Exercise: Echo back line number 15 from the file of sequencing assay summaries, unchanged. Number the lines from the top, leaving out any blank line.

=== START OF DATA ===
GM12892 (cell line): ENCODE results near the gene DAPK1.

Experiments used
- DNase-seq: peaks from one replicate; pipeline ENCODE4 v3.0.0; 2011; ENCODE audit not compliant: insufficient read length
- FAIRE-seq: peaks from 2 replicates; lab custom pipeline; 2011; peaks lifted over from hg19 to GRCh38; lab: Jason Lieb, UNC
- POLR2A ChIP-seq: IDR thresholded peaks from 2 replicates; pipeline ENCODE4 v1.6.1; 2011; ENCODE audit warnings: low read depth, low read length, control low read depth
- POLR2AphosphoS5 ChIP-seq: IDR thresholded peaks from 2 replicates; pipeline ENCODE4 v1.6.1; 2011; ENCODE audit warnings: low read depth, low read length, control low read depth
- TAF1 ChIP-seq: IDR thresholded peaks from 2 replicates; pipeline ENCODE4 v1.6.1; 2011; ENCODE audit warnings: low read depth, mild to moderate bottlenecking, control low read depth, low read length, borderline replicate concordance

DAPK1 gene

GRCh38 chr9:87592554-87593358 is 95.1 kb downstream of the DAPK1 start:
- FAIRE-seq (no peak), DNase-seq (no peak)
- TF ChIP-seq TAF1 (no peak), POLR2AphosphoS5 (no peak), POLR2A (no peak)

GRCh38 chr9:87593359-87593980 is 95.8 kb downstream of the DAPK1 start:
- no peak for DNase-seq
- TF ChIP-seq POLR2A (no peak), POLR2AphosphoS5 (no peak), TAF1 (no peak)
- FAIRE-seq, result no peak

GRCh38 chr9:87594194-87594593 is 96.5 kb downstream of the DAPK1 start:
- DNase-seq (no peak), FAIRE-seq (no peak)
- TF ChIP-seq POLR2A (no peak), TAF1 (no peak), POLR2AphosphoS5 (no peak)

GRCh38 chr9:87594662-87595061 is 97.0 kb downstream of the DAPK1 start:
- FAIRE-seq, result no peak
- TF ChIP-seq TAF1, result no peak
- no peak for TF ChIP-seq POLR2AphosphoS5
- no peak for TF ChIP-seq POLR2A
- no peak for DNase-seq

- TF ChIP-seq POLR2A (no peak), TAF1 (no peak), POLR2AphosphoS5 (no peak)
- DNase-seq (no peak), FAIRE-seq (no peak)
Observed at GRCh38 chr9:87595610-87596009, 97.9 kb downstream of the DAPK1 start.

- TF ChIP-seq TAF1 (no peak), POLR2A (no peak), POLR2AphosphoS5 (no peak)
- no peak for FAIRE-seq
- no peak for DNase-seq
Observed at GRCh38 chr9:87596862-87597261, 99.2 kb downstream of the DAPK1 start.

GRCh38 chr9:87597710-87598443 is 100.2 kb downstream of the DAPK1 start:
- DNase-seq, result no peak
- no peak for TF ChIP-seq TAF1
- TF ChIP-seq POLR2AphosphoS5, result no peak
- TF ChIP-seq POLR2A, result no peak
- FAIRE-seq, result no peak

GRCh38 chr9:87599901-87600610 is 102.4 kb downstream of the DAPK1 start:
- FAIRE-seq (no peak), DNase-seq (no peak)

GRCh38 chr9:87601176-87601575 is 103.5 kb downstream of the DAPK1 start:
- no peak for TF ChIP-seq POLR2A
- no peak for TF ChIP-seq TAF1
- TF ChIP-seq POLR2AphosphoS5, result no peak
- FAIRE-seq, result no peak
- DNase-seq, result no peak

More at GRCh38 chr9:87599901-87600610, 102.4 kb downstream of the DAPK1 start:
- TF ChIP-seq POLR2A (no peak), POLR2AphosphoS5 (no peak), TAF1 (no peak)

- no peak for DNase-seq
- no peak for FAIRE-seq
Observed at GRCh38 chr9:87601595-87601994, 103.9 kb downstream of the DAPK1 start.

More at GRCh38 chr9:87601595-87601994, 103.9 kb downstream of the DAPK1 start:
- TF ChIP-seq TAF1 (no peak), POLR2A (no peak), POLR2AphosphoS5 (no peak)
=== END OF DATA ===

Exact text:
- FAIRE-seq, result no peak